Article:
A Brief Guide To Going Vegan - Goodness Me!

A Brief Guide To Going Vegan

by Denise Massie, B.Sc., RHN February 28, 2018

A Brief Guide To Going Vegan

 

So you’ve decided to adopt a vegan diet but aren’t sure where to start. Transitioning into this new way of eating can be rife with challenges and it can prompt endless questions: what are all these strange ingredients? Can I keep this up if I’m the only one I know who’s not eating meat? How will I ever give up cheese/bacon/[insert favourite animal food here]? What am I going to eat?

For you to be successful, your eating needs to be health-supporting and sustainable. Good news! This post will outline what you need to know to get started on this exciting journey. Before we begin, a few points of clarification:

  1. What foods are “vegan”? This form of eating includes vegetables, fruits, legumes, nuts, seeds, and grains. It excludes any food of animal origin, such as meat, poultry, pork, game, fish, dairy, eggs, gelatin, and honey.
  2. Just because a food is vegan, doesn’t make it healthy. Many in the nutrition field prefer the term “plant-based”. You can be an unhealthy vegan just as you can be an unhealthy omnivore. The difference is in what you choose to eat. “Plant-based” and more specifically “whole foods plant-based” indicates that plants form the basis of your eating, rather than processed foods that happen to be devoid of animal ingredients.
  3. Think of this, not as a “diet” but a “lifestyle”. These words will be used interchangeably here, but know that rather than being a short-term change or a quick fix, veganism is a way of eating that you can continue for the rest of your life.

Thinking About Veganism: Why?

Whether you want to adopt a vegan diet because of your concern for animal welfare, the environment, or for the many health benefits it brings[i], you need to know why you are making the shift to a plant-based lifestyle. You will face obstacles as you make changes. You may be questioned about your motives and your nutrition knowledge. Those around you may feel uncomfortable with the choices you are making and feel judgment about their own food choices. You will have to find alternatives to foods you have been eating for years and you may be tempted to revert to old ways. No one ever said that transformation was easy! At these times, a strong why will keep you committed and moving forward. Feel it deep in your heart and stay connected to your motivation. The knee-jerk reaction, especially if your “why” is animal welfare, can be to go plant-based overnight. Before you throw out most of your kitchen contents, stop to think about how this could play out.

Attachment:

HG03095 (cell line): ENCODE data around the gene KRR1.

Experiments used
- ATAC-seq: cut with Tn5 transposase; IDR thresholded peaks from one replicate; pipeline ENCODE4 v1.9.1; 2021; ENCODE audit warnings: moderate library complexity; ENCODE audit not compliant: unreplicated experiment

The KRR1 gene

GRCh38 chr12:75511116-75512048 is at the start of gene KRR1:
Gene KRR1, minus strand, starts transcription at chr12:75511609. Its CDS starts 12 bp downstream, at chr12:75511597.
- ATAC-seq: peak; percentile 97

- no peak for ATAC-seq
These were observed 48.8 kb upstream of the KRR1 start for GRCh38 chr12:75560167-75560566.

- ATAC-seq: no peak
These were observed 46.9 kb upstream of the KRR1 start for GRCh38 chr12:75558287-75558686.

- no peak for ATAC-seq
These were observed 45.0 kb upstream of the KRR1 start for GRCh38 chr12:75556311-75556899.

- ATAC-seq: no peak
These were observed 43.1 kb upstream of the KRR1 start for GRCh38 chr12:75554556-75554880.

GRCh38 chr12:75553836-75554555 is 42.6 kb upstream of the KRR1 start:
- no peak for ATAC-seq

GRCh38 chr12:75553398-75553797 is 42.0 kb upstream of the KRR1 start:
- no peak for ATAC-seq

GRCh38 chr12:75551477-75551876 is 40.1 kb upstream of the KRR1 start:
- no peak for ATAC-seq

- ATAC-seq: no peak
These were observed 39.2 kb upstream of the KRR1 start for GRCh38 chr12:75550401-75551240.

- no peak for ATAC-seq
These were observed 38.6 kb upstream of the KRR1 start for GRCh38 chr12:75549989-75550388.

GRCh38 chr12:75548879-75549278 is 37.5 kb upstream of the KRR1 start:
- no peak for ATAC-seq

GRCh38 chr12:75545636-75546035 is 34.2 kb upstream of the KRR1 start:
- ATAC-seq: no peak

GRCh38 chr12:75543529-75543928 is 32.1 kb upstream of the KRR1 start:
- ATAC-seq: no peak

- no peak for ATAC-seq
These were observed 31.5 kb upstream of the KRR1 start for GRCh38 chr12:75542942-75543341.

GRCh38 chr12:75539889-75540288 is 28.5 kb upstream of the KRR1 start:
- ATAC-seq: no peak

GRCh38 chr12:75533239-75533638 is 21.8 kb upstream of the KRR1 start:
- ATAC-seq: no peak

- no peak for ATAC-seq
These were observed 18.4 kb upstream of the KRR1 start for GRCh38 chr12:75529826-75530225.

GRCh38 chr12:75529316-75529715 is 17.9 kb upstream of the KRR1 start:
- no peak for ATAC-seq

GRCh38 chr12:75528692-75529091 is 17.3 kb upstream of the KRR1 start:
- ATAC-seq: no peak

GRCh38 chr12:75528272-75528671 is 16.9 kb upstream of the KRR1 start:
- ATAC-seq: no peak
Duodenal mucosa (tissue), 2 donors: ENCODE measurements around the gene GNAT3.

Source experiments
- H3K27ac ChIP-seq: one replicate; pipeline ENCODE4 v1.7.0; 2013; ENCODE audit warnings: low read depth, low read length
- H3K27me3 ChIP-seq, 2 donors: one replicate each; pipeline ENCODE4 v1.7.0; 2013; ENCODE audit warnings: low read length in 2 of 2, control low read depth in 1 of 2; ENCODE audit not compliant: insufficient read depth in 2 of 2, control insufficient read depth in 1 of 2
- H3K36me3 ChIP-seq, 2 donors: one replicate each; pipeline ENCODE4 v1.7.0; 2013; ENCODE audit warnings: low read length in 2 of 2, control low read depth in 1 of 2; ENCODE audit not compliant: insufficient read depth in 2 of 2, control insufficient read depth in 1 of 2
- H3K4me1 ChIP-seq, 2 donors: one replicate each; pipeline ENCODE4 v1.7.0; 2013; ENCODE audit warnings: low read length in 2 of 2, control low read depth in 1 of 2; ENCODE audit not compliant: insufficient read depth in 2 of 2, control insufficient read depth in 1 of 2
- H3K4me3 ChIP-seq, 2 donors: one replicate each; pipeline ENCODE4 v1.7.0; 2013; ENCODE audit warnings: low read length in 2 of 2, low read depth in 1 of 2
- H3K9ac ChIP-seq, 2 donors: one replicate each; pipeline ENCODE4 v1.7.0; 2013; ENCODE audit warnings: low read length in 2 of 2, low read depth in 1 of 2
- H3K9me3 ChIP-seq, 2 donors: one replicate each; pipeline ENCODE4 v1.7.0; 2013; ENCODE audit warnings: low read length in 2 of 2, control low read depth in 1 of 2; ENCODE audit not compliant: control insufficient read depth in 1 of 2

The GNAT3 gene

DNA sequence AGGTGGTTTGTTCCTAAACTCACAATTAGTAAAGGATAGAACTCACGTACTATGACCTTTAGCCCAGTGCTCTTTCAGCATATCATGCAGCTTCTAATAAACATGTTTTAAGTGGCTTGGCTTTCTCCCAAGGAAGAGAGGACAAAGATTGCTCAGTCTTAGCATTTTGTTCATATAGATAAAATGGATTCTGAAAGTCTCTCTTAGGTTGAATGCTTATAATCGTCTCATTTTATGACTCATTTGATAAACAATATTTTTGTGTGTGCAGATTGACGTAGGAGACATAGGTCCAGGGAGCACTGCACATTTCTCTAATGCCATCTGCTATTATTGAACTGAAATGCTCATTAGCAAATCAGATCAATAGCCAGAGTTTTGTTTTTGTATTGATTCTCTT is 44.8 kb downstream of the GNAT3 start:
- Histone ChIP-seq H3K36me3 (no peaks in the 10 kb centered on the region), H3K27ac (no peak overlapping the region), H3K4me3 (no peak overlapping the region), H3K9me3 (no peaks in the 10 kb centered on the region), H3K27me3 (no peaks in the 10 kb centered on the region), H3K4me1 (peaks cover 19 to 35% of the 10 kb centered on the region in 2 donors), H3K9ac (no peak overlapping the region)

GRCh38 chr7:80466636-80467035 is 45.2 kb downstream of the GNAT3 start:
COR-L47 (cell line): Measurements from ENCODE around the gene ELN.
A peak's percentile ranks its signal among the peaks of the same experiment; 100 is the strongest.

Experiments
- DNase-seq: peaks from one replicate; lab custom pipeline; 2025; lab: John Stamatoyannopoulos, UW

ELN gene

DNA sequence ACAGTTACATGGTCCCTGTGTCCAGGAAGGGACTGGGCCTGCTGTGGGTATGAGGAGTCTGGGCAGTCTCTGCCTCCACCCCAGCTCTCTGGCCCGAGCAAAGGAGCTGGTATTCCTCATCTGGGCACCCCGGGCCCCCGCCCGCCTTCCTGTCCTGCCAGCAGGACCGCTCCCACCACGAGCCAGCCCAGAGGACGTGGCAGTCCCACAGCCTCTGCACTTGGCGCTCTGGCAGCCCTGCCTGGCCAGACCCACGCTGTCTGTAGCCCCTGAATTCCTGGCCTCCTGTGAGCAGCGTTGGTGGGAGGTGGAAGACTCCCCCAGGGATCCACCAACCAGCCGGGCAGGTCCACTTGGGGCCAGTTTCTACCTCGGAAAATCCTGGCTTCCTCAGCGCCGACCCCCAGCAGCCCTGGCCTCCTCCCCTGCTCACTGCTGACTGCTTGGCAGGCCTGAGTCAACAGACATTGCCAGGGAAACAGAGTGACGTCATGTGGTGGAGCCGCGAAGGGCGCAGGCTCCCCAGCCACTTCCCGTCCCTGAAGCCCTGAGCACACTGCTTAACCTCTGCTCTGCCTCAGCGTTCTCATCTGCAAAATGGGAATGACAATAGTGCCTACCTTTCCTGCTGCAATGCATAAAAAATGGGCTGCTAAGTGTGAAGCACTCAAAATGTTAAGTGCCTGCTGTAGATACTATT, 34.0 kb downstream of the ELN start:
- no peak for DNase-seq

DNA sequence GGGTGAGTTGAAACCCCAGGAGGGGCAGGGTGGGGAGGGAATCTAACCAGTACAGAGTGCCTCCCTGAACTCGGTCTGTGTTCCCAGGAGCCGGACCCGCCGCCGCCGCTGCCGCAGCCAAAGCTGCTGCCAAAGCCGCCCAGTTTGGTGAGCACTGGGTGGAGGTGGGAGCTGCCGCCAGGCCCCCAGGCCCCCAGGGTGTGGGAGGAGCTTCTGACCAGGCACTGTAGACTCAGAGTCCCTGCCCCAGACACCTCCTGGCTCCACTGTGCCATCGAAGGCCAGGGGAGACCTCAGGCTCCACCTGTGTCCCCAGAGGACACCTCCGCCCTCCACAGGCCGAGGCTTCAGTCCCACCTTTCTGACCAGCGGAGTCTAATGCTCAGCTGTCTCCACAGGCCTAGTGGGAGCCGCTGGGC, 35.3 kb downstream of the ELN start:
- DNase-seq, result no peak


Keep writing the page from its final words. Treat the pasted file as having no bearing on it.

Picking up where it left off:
While this may be the right approach for some, a gradual transition is more sustainable for most people. An immediate change in eating can work for those who prefer an all-or-nothing approach and want to see quick health results, but this approach also has a steep learning curve and a need for a strong resolve (What are you going to eat when you go out or visit with family? What will you make on a busy evening when there’s nothing planned? What will you substitute for your favourite comfort foods?).

On the other hand, by adding to your eating before subtracting from it, by crowding out rather than cutting out, you will move steadily toward your goal. It will allow you to find new go-to snacks and meals, give your family time to adjust to your new eating style, and let develop new favourite foods so that you don’t miss the old ones. Decide which way feels most like you!

Steps for Making Your Vegan Life Easier:

Have a Vegan Support System

You do not have to do this by yourself! If you are the only one in your family or circle of friends who is moving toward a plant-based lifestyle, you may feel alone. Fortunately, veganism is growing in popularity and there is a wealth of support out there for you if you look for it. The vegan community can be incredibly welcoming to newcomers.

  • Search for local meet-up groups who get together regularly.
  • There are many regional Facebook groups and pages for support at any time of the day or night (Where’s the best spot for vegan pizza? I’m going out for dinner with my omnivore family, what restaurant has good vegan options so we’re all happy? What is kala namak, where do I find it, and how do I use it?). They can be a place for you feel connected and to share your successes with like-minded people.
  • For those living in the GTA, the Toronto Vegetarian Association is a wonderful resource for all things vegan.
  • Attending a vegan or vegetarian festival is a fun way to try new foods, discover businesses and services that cater to plant-based eaters, and to re-energize yourself. Bring a friend or family member and surprise them with the bounty of deliciousness that can be found in plant-based food.

Your local health food store or plant-based restaurant is a wonderful place to ask for recommendations.

Know the plant-based nutrition basics